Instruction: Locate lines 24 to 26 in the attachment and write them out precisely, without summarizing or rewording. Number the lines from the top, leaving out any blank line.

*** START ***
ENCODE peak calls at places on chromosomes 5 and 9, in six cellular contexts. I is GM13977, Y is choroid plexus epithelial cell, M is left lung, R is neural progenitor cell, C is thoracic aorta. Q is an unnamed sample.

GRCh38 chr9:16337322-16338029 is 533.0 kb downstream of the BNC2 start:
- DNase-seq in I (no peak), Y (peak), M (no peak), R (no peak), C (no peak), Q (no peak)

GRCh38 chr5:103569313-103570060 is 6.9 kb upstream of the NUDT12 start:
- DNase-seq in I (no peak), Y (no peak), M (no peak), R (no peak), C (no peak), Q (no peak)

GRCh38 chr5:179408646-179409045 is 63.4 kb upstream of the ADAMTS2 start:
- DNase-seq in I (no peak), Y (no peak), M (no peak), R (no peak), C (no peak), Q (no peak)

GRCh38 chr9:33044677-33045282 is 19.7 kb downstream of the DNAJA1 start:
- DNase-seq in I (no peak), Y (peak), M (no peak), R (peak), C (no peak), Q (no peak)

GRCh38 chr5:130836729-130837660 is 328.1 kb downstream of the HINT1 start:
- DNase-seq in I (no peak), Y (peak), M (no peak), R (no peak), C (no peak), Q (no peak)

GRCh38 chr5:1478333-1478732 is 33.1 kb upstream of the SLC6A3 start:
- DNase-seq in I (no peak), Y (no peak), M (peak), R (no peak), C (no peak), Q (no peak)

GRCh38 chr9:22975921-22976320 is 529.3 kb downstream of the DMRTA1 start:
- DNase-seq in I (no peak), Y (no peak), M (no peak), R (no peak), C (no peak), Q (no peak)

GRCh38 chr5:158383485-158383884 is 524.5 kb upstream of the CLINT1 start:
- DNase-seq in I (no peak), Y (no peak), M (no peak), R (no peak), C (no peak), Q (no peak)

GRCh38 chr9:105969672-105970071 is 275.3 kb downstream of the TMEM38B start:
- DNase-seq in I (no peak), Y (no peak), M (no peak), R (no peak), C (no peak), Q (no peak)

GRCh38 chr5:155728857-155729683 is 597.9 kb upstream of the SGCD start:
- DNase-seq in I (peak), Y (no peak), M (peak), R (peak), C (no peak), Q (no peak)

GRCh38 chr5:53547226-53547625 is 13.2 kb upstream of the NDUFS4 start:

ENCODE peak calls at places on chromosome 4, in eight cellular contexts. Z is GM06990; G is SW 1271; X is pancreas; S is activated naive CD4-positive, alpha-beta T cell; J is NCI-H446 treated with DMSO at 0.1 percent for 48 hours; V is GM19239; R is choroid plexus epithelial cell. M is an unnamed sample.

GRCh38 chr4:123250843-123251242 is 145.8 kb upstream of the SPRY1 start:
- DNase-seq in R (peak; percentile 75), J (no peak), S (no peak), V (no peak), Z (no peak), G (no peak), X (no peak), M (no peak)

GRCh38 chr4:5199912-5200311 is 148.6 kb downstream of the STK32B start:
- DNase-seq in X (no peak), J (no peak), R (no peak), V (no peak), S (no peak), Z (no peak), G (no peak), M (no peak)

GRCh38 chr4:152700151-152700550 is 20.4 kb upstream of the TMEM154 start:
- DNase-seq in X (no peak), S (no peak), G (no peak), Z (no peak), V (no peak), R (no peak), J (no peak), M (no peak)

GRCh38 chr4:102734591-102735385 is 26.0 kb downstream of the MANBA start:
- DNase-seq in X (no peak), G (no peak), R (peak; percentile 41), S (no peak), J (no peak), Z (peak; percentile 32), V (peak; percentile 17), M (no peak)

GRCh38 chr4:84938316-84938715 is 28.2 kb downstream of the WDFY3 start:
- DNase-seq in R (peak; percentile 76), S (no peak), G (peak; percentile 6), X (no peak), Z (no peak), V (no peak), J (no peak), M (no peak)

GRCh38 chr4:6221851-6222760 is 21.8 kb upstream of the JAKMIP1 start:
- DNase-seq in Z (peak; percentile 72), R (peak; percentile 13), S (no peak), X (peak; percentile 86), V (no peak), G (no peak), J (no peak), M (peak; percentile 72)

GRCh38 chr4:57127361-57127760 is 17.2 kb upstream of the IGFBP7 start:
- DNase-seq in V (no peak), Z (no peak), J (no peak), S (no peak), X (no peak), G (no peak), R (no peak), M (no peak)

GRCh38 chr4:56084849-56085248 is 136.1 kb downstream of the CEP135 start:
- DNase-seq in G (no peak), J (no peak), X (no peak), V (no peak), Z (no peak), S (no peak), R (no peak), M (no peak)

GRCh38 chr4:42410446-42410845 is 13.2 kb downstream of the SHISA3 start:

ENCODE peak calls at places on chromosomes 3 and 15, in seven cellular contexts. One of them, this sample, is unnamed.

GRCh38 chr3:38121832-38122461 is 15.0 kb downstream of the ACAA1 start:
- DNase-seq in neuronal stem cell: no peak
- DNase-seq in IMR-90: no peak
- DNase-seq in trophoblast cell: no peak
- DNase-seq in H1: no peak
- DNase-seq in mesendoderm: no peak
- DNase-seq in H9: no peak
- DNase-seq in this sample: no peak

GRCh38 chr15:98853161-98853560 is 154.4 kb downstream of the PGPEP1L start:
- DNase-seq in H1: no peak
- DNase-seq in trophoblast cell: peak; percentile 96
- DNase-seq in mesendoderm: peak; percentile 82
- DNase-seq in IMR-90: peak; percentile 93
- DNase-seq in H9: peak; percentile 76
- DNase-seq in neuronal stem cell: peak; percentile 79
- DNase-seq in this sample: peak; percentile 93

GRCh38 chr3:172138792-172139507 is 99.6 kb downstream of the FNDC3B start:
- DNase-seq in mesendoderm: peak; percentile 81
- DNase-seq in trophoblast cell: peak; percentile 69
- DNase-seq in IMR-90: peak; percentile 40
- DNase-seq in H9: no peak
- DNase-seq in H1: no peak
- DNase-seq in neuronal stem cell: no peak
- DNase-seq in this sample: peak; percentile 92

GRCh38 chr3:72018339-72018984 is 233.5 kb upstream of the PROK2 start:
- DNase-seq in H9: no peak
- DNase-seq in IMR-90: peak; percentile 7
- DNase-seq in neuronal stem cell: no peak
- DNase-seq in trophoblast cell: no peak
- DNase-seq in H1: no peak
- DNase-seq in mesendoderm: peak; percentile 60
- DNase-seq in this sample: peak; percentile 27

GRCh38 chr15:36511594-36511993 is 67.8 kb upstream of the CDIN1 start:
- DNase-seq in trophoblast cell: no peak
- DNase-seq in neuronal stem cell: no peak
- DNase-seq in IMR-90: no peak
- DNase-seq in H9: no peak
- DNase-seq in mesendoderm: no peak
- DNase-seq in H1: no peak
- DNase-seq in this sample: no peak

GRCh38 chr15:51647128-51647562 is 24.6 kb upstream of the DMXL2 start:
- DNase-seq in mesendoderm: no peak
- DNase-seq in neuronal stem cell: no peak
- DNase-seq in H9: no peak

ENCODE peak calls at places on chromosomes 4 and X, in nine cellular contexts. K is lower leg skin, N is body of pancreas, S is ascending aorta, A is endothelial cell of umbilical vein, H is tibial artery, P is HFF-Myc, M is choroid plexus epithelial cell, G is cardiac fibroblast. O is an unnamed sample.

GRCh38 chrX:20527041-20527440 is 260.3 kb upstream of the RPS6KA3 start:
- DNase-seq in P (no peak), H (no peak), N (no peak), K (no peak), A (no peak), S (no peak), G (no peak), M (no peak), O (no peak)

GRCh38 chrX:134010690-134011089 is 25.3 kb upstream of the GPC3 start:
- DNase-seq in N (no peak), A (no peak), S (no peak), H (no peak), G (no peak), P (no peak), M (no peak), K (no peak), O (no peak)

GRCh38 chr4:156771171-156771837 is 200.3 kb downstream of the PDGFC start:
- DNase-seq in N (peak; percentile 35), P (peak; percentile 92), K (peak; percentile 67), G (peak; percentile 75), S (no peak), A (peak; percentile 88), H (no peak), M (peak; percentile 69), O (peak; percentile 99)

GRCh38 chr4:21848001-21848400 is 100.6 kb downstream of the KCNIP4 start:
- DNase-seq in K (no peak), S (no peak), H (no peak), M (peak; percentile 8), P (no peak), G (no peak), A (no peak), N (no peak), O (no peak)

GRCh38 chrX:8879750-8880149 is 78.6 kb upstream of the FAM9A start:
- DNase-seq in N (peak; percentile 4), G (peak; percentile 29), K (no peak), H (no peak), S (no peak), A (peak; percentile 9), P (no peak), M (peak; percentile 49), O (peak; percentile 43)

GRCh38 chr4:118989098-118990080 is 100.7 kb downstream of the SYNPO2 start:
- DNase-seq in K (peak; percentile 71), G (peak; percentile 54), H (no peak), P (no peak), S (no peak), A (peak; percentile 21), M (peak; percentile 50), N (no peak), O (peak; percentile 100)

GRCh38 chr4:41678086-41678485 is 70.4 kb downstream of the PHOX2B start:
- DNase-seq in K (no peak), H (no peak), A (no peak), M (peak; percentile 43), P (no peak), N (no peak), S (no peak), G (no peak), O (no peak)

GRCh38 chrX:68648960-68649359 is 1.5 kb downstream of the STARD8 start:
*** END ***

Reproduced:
GRCh38 chr4:123250843-123251242 is 145.8 kb upstream of the SPRY1 start:
- DNase-seq in R (peak; percentile 75), J (no peak), S (no peak), V (no peak), Z (no peak), G (no peak), X (no peak), M (no peak)

GRCh38 chr4:5199912-5200311 is 148.6 kb downstream of the STK32B start: